It is by no means a simple problem to solve. Multiple licenses and approvals would be needed from a variety of agencies, including the city itself, the U.S. Environmental Protection Agency, and others. But there is great enthusiasm among experts for trying the experiment. Blue infrastructure is a key recommendation of the Detroit Future City visionary framework and has been much talked about in recent years, but nothing of this magnitude has been done so far in Detroit. So far, "blue infrastructure" in metro Detroit has meant the creation of porous parking lots and so-called "green alleys" that allow rain and snowmelt to filter down into the ground beneath instead of running off into sewers.
Across the nation urbanists and landscape designers are embracing innovative stormwater capture and retention techniques as concerns over climate change, flooding and drought collide with a renewed interest in public spaces and site design.

One Billion Gallons One Drop at a Time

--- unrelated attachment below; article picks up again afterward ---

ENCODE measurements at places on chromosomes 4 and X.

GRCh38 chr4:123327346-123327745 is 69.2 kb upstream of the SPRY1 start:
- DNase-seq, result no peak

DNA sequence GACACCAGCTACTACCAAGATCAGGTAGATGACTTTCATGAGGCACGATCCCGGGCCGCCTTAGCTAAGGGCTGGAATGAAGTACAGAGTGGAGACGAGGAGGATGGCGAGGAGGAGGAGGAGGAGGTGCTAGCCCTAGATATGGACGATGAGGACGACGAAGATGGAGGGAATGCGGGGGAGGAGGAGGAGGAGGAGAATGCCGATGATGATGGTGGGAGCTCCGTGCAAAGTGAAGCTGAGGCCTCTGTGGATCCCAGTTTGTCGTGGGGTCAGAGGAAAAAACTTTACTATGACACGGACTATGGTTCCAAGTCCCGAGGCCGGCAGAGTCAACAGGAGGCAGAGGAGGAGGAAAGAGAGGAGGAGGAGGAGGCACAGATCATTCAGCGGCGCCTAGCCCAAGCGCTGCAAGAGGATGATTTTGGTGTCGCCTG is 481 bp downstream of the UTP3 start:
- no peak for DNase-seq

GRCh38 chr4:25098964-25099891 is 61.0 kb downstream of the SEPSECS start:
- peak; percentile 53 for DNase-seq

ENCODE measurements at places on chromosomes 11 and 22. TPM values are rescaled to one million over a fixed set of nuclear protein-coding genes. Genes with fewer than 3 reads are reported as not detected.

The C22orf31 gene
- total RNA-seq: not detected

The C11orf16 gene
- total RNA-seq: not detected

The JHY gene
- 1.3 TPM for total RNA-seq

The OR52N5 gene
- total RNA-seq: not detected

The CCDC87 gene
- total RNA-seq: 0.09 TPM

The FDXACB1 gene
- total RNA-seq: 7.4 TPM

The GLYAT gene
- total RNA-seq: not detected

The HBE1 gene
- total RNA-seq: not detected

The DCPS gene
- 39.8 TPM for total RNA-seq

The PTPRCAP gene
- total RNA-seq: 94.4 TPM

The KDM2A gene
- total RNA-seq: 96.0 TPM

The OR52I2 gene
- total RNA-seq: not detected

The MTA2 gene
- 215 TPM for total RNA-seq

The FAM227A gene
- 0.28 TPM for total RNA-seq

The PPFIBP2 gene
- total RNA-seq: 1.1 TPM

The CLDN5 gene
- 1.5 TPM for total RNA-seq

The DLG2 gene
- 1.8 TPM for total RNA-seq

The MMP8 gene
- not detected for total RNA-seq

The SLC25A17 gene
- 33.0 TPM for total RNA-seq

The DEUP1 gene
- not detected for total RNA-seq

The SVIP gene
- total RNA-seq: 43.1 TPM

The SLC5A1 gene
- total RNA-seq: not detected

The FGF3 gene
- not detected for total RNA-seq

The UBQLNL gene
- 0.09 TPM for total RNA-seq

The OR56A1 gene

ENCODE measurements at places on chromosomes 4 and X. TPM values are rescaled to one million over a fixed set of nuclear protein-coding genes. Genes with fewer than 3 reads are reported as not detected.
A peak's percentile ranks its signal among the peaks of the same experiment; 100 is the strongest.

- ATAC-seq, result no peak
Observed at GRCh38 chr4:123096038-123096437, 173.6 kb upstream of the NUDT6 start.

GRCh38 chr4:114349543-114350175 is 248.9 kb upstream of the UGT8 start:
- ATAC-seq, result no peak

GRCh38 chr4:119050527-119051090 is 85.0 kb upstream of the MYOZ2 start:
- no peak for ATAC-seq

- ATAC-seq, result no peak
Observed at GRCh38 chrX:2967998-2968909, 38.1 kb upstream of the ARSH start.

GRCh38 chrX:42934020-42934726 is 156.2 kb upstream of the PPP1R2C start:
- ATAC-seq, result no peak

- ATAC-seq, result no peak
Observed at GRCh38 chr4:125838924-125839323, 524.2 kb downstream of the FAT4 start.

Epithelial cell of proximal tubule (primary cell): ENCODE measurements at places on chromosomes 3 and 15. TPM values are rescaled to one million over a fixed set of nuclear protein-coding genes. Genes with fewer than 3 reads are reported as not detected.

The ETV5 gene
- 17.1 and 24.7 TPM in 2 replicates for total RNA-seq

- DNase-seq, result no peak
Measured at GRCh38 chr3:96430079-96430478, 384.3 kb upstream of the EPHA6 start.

New York City Council passed legislation Wednesday that aims to save the city one billion gallons of drinking water a year. Four bills slated to be implemented by summer 2012 will curb bottled water usage, reduce leaks, refine water efficiency standards, and ban some water-inefficient equipment. The water efficiency legislation affects new construction and changes to existing buildings and includes reducing the allowed flow rate of plumbing fixtures like faucets, showerheads, and toilets and requiring alarms and sub-meters to detect leaks in some water equipment including roof tanks. In a city that uses one billion gallons of water each day, or about 125 gallons per New Yorker, savings from these efficiency improvements add up fast. “The bills we are passing today use a multi-prong approach to increase water efficiency standards in the City," stated Council Member Erik Martin Dilan, Chair of the Committee on Housing and Buildings, in a release. "They encourage the use of products that conserve water,  require the installation of sub-meters and alarms to catch water leaks, and seek to increase the use of drinking fountains. These bills not only have the potential to protect the environment, they also have the potential of saving New Yorkers a substantial amount of money." These new regulations were drafted by the Green Codes Task Force, part of Mayor Michael Bloomberg's Urban Green Council which has been exploring ways to green the city's construction codes.